Canadian Forest Service Publications
Forecasting the response to climate change of the major natural biotic disturbance regime in Ontario's forests: the spruce budworm. 2008. Candau, J.N.; Fleming, R.A. Climate Change Research Report CCRR-13. 23p.
Issued by: Great Lakes Forestry Centre
Catalog ID: 34352
Availability: PDF (request by e-mail)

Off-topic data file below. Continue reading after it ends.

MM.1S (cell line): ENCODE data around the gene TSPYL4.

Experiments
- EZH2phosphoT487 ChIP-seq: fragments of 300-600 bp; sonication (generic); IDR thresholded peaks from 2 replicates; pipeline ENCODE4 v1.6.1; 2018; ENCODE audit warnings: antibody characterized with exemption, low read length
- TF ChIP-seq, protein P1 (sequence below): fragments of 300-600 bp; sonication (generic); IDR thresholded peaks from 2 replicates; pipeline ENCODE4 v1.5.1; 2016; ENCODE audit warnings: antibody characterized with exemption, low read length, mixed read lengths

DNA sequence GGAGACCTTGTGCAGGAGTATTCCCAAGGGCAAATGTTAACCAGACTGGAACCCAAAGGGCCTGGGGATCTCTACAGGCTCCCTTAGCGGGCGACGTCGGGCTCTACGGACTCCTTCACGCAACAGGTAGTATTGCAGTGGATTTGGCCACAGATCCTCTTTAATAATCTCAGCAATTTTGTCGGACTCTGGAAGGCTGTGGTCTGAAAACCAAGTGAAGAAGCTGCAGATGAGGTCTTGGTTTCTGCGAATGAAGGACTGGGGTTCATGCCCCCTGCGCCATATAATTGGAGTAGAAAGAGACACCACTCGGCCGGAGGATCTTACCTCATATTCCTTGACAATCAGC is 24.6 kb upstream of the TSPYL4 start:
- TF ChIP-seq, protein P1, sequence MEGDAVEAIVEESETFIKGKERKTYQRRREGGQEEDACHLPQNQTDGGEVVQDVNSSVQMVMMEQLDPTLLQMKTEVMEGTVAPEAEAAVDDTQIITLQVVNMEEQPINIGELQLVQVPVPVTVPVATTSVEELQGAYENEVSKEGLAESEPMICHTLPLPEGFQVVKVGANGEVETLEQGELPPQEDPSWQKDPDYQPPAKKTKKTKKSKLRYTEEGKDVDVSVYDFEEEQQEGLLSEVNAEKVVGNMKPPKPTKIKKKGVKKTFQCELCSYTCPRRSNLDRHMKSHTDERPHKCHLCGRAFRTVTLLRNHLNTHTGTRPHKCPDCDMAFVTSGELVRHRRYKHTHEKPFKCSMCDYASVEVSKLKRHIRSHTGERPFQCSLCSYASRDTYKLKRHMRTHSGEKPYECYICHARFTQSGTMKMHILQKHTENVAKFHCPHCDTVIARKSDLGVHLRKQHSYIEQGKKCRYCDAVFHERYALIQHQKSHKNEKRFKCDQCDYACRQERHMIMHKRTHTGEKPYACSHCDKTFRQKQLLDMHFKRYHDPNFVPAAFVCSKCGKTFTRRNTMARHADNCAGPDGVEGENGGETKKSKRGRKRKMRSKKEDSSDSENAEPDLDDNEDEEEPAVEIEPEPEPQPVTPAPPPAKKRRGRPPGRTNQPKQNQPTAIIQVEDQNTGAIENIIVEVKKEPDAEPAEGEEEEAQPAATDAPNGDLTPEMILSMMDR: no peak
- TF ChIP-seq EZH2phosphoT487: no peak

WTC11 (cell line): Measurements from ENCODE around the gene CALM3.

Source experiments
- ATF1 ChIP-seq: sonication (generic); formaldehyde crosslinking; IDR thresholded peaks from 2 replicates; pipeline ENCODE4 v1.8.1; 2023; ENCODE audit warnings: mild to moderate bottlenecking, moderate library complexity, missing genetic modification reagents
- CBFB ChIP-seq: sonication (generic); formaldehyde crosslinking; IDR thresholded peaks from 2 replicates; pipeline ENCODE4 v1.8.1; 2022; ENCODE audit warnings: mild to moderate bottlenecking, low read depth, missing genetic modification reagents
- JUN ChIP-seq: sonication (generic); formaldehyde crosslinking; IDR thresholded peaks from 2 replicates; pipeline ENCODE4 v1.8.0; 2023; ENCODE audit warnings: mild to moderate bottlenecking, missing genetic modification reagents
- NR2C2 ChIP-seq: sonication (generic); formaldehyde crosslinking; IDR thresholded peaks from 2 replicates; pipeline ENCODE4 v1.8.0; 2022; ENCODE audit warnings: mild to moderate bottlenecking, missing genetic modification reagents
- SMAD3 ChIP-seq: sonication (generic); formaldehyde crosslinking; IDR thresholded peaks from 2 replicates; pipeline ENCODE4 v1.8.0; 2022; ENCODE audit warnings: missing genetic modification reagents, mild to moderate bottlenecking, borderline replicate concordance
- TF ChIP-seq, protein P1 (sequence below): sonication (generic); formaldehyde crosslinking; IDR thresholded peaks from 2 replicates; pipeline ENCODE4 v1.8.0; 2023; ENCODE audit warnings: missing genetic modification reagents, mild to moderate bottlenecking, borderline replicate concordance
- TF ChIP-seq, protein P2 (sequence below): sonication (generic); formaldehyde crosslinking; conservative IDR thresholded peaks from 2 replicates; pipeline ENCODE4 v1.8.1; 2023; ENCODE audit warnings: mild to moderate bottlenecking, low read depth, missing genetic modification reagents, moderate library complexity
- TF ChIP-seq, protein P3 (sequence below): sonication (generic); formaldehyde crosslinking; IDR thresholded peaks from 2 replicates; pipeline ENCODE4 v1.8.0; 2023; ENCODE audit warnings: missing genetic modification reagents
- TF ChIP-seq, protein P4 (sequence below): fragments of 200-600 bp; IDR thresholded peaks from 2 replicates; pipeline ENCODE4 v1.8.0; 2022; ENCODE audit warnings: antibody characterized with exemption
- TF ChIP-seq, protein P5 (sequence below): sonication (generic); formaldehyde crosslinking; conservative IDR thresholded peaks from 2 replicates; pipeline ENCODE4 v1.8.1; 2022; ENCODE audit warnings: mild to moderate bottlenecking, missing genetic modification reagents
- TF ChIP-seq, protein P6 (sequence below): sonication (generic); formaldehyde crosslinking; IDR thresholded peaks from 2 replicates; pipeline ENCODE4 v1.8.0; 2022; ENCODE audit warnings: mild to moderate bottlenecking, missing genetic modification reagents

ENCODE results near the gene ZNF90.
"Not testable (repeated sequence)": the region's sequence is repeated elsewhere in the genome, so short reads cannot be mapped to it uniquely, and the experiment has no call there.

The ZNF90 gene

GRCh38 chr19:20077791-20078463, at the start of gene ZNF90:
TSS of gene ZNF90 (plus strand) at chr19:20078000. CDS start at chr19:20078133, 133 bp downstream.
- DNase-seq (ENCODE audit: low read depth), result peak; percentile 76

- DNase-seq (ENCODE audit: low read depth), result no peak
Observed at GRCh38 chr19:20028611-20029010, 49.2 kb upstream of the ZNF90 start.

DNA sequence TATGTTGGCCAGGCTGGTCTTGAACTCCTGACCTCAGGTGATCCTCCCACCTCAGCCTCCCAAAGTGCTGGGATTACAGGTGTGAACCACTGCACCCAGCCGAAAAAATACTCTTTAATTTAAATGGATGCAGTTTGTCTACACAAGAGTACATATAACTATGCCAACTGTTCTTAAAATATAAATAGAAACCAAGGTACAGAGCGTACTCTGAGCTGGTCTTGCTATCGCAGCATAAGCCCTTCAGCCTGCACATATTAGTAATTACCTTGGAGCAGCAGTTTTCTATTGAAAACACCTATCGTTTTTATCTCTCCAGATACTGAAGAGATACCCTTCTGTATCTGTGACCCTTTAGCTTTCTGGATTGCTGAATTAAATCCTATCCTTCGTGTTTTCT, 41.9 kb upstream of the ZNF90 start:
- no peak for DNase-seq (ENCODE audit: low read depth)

Predicting the effect of climate change on insect populations is needed to estimate the costs and benefits of protecting forests from potential damage. Outbreaks of forest insects and diseases in Canada cause losses of 80-110 million m3 of timber per year, or roughly one billion m3 over a 10-year period. These exceed one-half of harvest rates (which are about 160-180 million m3/yr). Many of the processes that lead to stand-replacing outbreaks of insect species depend on climate either directly, through reduced survival following extreme weather events, or indirectly through other effects on host trees. Insect pests are thus a major, but consistently overlooked, forest ecosystem component that have manifold consequences to the structure and function of future forests. This study focused on the spruce budworm because it is the dominant abiotic disturbance in Ontario forests. Global climate change may substantially change the frequency and intensity of pest outbreaks, particularly at the margins of host ranges. The consequent shunting of carbon back to the atmosphere rather than to sequestration in forests as biomass may also influence global warming. This study contributed to better estimation of climate change effects on insect outbreaks and the consequent impacts on carbon sequestration by:validating and analyzing the GIS data of Ontario's forest health survey records for spruce budworm defoliation and synthesizing the results; analyzing and developing models describing climate - insect outbreak relationships for spruce budworm in Ontario; and developing and applying a method for forecasting how climate change is likely to affect the severity and spatial locations of future insect outbreaks. In the first stage, this method was applied to survey records of spruce budworm defoliation in Ontario in combination with the corresponding historical climate records. The frequency with which a site was defoliated was found to be related to tree species composition and climate (i.e., temperature and precipitation at certain times of the year). In the final stage, predictions of future climate were incorporated for forecasting how spruce budworm defoliation in Ontario might be affected by future climate change. In the resulting forecasts, the total area over which defoliation occurred increased because the area expanded northward but changed little in the south. In addition, the most frequent defoliation seemed to occur north of present locations.